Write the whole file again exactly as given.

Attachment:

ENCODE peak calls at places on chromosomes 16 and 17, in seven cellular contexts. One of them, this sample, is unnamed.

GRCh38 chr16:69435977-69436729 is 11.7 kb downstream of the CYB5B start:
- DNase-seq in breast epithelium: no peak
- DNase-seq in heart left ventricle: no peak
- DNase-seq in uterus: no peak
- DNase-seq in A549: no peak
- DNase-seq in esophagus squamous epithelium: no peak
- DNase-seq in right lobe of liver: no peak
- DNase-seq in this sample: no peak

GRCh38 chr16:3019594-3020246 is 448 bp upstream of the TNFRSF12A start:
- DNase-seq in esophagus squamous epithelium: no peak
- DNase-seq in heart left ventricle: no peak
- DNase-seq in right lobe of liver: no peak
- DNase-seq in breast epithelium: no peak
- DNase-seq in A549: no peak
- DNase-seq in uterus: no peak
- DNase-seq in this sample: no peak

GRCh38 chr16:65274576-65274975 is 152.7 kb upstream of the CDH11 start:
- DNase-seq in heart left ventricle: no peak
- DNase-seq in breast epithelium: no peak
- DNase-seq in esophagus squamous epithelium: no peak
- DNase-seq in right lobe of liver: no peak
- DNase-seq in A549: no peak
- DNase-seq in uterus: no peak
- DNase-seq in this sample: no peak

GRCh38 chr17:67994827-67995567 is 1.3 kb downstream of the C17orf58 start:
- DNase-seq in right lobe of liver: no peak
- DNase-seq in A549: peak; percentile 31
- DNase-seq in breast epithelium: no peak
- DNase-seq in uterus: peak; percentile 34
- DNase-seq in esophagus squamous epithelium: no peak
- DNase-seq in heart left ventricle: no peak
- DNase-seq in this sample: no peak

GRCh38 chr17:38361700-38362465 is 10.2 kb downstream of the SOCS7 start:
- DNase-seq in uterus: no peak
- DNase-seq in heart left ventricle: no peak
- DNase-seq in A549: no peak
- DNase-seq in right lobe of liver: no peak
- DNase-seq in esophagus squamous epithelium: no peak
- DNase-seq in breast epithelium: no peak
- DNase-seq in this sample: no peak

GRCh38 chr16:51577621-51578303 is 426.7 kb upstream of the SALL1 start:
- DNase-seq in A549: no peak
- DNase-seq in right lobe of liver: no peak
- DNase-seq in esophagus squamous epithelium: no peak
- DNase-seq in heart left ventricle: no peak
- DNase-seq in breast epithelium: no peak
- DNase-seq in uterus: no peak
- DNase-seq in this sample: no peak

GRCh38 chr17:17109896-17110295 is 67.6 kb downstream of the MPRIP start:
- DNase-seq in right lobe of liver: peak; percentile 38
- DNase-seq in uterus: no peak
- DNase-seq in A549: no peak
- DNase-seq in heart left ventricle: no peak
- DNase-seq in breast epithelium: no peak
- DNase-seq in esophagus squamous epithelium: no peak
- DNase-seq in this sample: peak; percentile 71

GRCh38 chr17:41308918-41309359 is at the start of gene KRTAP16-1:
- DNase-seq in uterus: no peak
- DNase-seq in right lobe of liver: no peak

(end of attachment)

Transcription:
ENCODE peak calls at places on chromosomes 16 and 17, in seven cellular contexts. One of them, this sample, is unnamed.

GRCh38 chr16:69435977-69436729 is 11.7 kb downstream of the CYB5B start:
- DNase-seq in breast epithelium: no peak
- DNase-seq in heart left ventricle: no peak
- DNase-seq in uterus: no peak
- DNase-seq in A549: no peak
- DNase-seq in esophagus squamous epithelium: no peak
- DNase-seq in right lobe of liver: no peak
- DNase-seq in this sample: no peak

GRCh38 chr16:3019594-3020246 is 448 bp upstream of the TNFRSF12A start:
- DNase-seq in esophagus squamous epithelium: no peak
- DNase-seq in heart left ventricle: no peak
- DNase-seq in right lobe of liver: no peak
- DNase-seq in breast epithelium: no peak
- DNase-seq in A549: no peak
- DNase-seq in uterus: no peak
- DNase-seq in this sample: no peak

GRCh38 chr16:65274576-65274975 is 152.7 kb upstream of the CDH11 start:
- DNase-seq in heart left ventricle: no peak
- DNase-seq in breast epithelium: no peak
- DNase-seq in esophagus squamous epithelium: no peak
- DNase-seq in right lobe of liver: no peak
- DNase-seq in A549: no peak
- DNase-seq in uterus: no peak
- DNase-seq in this sample: no peak

GRCh38 chr17:67994827-67995567 is 1.3 kb downstream of the C17orf58 start:
- DNase-seq in right lobe of liver: no peak
- DNase-seq in A549: peak; percentile 31
- DNase-seq in breast epithelium: no peak
- DNase-seq in uterus: peak; percentile 34
- DNase-seq in esophagus squamous epithelium: no peak
- DNase-seq in heart left ventricle: no peak
- DNase-seq in this sample: no peak

GRCh38 chr17:38361700-38362465 is 10.2 kb downstream of the SOCS7 start:
- DNase-seq in uterus: no peak
- DNase-seq in heart left ventricle: no peak
- DNase-seq in A549: no peak
- DNase-seq in right lobe of liver: no peak
- DNase-seq in esophagus squamous epithelium: no peak
- DNase-seq in breast epithelium: no peak
- DNase-seq in this sample: no peak

GRCh38 chr16:51577621-51578303 is 426.7 kb upstream of the SALL1 start:
- DNase-seq in A549: no peak
- DNase-seq in right lobe of liver: no peak
- DNase-seq in esophagus squamous epithelium: no peak
- DNase-seq in heart left ventricle: no peak
- DNase-seq in breast epithelium: no peak
- DNase-seq in uterus: no peak
- DNase-seq in this sample: no peak

GRCh38 chr17:17109896-17110295 is 67.6 kb downstream of the MPRIP start:
- DNase-seq in right lobe of liver: peak; percentile 38
- DNase-seq in uterus: no peak
- DNase-seq in A549: no peak
- DNase-seq in heart left ventricle: no peak
- DNase-seq in breast epithelium: no peak
- DNase-seq in esophagus squamous epithelium: no peak
- DNase-seq in this sample: peak; percentile 71

GRCh38 chr17:41308918-41309359 is at the start of gene KRTAP16-1:
- DNase-seq in uterus: no peak
- DNase-seq in right lobe of liver: no peak